Groundbreaking Patterns for Building Simpler, More Powerful Networks
In Patterns in Network Architecture, pioneer John Day takes a unique approach to solving the problem of network architecture. Piercing the fog of history, he bridges the gap between our experience from the original ARPANET and today’s Internet to a new perspective on networking. Along the way, he shows how socioeconomic forces derailed progress and led to the current crisis.
Beginning with the seven fundamental, and still unanswered, questions identified during the ARPANET’s development, Patterns in Network Architecture returns to bedrock and traces our experience both good and bad. Along the way, he uncovers overlooked patterns in protocols that simplify design and implementation and resolves the classic conflict between connection and connectionless while retaining the best of both. He finds deep new insights into the core challenges of naming and addressing, along with results from upper-layer architecture. All of this in Day’s deft hands comes together in a tour de force of elegance and simplicity with the annoying turn of events that the answer has been staring us in the face: Operating systems tell us even more about networking than we thought. The result is, in essence, the first “unified theory of networking,” and leads to a simpler, more powerful—and above all—more scalable network infrastructure. The book then lays the groundwork for how to exploit the result in the design, development, and management as we move beyond the limitations of the Internet.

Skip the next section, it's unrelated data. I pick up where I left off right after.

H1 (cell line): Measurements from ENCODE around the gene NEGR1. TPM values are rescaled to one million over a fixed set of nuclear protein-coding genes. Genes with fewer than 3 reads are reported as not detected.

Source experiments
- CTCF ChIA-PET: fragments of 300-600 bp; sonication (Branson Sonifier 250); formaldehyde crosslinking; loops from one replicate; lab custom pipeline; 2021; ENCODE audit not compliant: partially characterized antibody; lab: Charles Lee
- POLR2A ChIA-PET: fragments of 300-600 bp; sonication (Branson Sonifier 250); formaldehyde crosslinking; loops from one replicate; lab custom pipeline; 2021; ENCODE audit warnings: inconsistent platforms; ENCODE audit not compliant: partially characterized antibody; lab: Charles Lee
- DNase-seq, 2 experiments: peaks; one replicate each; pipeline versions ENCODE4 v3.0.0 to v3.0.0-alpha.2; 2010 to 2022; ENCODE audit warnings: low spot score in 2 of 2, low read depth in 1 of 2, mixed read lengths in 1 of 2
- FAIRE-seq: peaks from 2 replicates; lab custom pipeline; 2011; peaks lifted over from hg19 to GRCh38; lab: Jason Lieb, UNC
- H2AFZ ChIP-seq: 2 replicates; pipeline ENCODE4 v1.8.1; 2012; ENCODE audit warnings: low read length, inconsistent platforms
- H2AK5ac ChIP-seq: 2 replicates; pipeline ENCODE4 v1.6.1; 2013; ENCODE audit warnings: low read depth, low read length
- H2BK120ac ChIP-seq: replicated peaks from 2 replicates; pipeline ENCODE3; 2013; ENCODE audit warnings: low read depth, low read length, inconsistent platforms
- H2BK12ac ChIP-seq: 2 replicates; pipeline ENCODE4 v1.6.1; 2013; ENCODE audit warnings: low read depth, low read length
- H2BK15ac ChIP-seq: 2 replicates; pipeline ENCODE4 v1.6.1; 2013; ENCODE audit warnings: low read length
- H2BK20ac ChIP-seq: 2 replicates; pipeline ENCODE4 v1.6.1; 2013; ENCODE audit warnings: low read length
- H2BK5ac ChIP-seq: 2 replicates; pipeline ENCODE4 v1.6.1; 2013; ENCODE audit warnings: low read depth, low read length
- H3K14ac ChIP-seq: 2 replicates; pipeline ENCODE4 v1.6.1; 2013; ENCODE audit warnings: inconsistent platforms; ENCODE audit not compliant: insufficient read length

Using this new model, Day shows how many complex mechanisms in the Internet today (multihoming, mobility, and multicast) are, with this collapse in complexity, now simply a consequence of the structure. The problems of router table growth of such concern today disappear. The inescapable conclusion is that the Internet is an unfinished demo, more in the tradition of DOS than Unix, that has been living on Moore’s Law and 30 years of band-aids. It is long past time to get networking back on track.
• Patterns in network protocols that synthesize “contradictory” approaches and simplify design and implementation
• “Deriving” that networking is interprocess communication (IPC) yielding
• A distributed IPC model that repeats with different scope and range of operation
• Making network addresses topological makes routing purely a local matter
• That in fact, private addresses are the norm—not the exception—with the consequence that the global public addresses required today are unnecessary
• That mobility is dynamic multihoming and unicast is a subset of multicast, but multicast devolves into unicast and facilitates mobility
• That the Internet today is more like DOS, but what we need should be more like Unix
• For networking researchers, architects, designers, engineers
Provocative, elegant, and profound,
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